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Indonesian navy divers prepare operations to lift the tail of the plane. AP Photo/Adek Berry, Pool
Flight 8501

Divers are honing in on crashed AirAsia plane's black box after pings heard

It was offer investigations a wealth of information on what happened to the flight.

SIGNALS BELIEVED TO be from the black box data recorders of crashed AirAsia Flight 8501 have been detected, Indonesian authorities said, offering the strongest lead to explain the disaster.

“A ship detected the pings. The divers are trying to reach it,” said S.B Supriyadi, a director with the National Search and Agency who is stationed at the search headquarters of Pangkalan Bun.

“The location of the ping is reported to be near where the tail was found.”

The plane crashed into the Java Sea on 28 December during stormy weather as it flew from the Indonesian city of Surabaya to Singapore, claiming the lives of all 162 people on board.

Rough seas and strong currents have slowed multinational efforts to find the wreckage of the plane in relatively shallow waters and determine why it crashed.

The black boxes are regarded as crucial to explaining the cause of the disaster, as they should contain recordings of the pilots’ final words and general flight data.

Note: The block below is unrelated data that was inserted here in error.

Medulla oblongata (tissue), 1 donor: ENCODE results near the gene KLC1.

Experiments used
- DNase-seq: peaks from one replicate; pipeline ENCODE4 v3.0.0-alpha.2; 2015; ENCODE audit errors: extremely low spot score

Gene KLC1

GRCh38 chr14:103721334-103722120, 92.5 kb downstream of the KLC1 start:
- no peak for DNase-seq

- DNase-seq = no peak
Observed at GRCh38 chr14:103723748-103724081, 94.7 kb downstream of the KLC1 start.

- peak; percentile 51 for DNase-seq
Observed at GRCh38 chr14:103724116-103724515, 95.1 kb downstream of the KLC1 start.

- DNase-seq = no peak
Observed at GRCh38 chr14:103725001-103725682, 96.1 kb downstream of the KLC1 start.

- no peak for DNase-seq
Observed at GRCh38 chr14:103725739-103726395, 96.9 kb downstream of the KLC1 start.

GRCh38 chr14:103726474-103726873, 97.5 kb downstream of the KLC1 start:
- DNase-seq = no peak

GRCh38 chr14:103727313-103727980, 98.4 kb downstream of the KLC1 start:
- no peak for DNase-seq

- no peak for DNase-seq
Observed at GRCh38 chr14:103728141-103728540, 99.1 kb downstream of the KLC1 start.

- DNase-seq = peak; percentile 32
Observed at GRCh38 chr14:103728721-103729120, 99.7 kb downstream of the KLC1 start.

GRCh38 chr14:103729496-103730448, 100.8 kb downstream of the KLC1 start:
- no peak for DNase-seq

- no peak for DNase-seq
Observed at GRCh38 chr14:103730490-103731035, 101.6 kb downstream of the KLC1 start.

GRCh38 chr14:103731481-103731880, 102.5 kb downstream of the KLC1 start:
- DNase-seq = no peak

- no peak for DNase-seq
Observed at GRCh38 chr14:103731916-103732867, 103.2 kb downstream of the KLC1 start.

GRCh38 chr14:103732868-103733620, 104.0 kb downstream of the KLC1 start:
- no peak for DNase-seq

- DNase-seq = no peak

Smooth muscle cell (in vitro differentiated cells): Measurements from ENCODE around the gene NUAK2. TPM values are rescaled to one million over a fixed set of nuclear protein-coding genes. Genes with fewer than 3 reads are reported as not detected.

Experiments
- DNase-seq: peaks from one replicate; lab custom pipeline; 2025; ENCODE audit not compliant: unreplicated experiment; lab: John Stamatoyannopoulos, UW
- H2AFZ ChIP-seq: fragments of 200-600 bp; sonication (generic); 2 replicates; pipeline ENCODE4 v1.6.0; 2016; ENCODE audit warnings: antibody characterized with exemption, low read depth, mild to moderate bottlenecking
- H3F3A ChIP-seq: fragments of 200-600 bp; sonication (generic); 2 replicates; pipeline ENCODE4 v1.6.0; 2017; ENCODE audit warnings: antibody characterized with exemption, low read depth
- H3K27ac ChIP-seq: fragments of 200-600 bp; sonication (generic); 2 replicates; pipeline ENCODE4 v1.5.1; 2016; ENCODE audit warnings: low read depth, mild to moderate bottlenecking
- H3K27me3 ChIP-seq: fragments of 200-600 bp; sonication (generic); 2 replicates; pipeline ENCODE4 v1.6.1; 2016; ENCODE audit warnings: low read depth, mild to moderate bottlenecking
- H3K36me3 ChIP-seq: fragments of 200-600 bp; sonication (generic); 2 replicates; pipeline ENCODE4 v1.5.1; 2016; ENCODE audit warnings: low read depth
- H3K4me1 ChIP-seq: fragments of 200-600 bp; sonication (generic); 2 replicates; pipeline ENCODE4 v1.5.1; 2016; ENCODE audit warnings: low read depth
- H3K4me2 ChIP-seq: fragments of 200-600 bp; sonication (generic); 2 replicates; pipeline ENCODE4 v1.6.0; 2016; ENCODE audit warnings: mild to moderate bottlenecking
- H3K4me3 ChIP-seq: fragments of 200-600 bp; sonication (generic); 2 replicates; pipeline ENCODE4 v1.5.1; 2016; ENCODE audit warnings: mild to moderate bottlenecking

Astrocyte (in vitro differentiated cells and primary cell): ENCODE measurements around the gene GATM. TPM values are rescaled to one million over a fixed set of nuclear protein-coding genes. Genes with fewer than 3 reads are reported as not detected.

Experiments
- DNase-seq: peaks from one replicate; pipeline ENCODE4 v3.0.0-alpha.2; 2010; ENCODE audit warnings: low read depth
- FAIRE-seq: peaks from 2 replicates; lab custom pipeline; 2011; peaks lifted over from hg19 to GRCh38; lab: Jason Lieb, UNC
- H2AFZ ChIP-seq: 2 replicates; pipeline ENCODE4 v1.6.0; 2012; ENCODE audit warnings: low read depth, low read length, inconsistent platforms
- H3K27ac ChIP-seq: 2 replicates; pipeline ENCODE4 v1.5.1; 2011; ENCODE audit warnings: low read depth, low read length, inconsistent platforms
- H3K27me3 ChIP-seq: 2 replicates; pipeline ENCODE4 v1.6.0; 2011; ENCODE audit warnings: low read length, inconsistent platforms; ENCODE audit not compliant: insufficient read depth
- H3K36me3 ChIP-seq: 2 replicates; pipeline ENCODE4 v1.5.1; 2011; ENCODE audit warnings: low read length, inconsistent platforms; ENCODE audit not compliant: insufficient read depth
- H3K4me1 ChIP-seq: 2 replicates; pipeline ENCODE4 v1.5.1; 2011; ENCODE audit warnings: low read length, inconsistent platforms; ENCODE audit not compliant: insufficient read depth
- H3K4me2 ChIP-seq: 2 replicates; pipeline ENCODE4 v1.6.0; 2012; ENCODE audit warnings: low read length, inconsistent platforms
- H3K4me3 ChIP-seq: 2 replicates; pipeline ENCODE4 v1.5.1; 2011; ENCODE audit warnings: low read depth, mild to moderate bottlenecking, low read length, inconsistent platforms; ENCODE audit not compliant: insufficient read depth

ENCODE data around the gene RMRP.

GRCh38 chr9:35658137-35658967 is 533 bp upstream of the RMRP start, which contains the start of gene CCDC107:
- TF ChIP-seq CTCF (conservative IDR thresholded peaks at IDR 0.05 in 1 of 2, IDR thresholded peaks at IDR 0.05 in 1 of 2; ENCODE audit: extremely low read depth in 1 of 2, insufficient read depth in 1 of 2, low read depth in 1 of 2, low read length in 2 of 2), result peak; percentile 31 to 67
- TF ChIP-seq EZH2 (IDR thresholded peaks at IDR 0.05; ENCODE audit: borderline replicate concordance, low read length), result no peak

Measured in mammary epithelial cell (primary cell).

Indonesia Plane An picture of the wreckage underwater, taken by Indonesia's National Search And Rescue Agency. AP Photo / BASARNAS AP Photo / BASARNAS / BASARNAS

They are designed to give a ping signal for 30 days after a crash so that the recorders can be found.

The tail of the plane, where the black boxes were housed, was discovered on Wednesday partially buried in the seabed 100 feet underwater.

But no pings were initially detected.

Search officials have since Wednesday focused their efforts on and around the tail, believing the black boxes should be there unless they were dislodged.

Powerful currents

Dozens of elite Indonesian Marine divers have tried but failed to thoroughly search the tail because of the powerful currents and the fact it is partially buried in the seabed.

Supriyadi and other Indonesian authorities said divers would continue searching underwater on Friday to track the pings to the black boxes.

He said Indonesian authorities were also planning to try and lift the tail using a crane and floatation devices.

American, Russian and other foreign naval ships were also involved in the hunt for other parts of the plane’s wreckage, as well as bodies of most of the passengers.

Just 46 bodies have been found so far, according to Supriyadi.

Read: Underwater photos reveal tail of crashed AirAsia plane (and that’s where the black boxes should be) >

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